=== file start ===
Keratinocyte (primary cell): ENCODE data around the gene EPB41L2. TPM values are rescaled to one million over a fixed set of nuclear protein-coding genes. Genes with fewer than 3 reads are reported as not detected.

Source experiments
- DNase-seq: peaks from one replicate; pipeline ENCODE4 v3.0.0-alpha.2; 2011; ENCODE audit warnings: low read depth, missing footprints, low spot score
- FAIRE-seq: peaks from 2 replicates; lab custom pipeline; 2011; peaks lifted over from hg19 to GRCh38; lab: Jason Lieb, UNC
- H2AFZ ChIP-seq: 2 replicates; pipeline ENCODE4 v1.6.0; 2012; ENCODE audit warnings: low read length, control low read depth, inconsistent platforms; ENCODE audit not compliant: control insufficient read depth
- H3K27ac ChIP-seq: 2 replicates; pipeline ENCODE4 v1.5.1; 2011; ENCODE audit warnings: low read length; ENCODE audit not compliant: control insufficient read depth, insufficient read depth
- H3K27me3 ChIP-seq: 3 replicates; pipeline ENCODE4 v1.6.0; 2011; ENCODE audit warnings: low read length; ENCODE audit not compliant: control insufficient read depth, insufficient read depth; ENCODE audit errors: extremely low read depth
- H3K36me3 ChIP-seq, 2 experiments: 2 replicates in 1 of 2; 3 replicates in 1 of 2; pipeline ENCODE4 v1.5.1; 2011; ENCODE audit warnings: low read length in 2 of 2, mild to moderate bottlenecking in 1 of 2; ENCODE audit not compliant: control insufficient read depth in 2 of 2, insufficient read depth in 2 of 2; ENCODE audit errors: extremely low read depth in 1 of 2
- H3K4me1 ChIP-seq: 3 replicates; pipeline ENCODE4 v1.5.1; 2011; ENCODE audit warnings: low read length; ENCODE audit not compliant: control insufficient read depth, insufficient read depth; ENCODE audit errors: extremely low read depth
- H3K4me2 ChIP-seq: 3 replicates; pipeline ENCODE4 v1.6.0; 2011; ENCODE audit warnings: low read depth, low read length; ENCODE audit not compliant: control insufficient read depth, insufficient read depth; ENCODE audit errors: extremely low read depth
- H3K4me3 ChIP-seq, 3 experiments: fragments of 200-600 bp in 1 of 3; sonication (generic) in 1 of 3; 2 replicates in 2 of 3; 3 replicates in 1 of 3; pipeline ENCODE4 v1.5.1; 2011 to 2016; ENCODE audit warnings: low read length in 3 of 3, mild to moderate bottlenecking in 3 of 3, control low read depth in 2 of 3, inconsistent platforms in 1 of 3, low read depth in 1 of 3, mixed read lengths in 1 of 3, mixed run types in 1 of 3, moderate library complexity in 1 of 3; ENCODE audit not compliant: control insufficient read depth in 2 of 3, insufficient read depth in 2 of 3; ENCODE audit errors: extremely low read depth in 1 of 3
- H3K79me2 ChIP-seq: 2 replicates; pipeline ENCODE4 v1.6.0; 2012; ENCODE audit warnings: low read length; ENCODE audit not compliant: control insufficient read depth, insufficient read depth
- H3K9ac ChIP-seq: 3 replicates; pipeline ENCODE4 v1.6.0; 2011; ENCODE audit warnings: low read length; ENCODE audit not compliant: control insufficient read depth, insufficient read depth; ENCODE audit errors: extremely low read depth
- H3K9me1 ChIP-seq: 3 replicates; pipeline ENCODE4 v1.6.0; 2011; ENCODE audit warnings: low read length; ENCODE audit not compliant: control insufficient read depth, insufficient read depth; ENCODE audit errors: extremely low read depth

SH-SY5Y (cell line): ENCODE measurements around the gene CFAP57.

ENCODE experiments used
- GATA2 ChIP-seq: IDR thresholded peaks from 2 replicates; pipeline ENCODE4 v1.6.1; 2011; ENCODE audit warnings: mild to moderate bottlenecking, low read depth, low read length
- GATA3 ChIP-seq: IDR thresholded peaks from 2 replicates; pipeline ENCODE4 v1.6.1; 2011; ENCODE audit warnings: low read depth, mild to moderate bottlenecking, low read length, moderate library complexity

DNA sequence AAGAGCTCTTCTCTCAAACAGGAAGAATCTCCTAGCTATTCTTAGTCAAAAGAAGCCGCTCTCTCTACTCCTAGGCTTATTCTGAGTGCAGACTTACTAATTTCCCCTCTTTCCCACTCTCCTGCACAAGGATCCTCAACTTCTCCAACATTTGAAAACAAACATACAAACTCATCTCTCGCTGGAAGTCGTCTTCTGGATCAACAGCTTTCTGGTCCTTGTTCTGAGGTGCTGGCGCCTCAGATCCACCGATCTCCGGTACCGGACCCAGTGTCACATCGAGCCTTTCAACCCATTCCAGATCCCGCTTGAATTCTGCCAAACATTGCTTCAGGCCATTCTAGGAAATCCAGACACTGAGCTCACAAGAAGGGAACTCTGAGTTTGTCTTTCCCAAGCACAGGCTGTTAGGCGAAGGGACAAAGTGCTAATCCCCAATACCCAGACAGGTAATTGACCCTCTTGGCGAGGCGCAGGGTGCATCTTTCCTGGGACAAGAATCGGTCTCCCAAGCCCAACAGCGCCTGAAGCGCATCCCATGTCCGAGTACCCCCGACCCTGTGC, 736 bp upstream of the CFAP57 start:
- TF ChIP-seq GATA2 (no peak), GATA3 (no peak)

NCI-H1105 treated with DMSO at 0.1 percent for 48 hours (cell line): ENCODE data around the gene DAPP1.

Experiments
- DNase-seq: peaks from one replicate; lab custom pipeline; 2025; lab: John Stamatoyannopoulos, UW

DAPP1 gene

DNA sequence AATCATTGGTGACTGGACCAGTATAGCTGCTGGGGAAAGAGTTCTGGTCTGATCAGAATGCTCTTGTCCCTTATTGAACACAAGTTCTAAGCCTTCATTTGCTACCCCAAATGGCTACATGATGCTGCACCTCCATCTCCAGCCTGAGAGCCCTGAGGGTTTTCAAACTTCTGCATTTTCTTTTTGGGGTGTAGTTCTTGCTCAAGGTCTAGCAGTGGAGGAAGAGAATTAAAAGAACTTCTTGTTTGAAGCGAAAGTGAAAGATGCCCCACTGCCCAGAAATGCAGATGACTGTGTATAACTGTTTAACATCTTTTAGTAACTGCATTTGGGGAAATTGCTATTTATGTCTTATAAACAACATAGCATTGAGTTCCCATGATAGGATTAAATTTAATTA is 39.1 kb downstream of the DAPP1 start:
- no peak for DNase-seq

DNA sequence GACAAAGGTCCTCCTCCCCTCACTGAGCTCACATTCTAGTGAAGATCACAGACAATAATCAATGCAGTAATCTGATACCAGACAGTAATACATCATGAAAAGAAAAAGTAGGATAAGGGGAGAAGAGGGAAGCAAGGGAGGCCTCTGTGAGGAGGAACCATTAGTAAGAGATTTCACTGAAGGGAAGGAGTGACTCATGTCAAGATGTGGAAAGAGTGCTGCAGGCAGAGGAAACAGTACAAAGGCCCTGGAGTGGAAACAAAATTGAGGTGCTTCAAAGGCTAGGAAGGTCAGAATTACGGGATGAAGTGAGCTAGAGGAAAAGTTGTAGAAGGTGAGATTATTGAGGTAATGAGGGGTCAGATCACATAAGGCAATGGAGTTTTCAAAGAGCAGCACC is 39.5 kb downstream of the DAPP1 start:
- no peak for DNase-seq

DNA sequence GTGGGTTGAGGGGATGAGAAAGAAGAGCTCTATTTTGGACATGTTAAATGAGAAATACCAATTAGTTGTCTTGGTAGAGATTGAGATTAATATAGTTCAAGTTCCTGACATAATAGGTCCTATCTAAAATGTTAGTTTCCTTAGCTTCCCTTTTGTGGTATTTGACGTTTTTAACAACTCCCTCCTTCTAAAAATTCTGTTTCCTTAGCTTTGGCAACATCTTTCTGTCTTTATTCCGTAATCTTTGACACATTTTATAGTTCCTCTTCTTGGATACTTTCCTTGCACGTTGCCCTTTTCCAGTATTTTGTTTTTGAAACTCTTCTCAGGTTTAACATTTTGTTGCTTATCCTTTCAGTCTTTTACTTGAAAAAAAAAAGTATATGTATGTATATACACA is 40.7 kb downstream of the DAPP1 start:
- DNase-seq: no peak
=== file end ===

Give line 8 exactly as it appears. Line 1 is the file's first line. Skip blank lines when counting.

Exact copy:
- H3K36me3 ChIP-seq, 2 experiments: 2 replicates in 1 of 2; 3 replicates in 1 of 2; pipeline ENCODE4 v1.5.1; 2011; ENCODE audit warnings: low read length in 2 of 2, mild to moderate bottlenecking in 1 of 2; ENCODE audit not compliant: control insufficient read depth in 2 of 2, insufficient read depth in 2 of 2; ENCODE audit errors: extremely low read depth in 1 of 2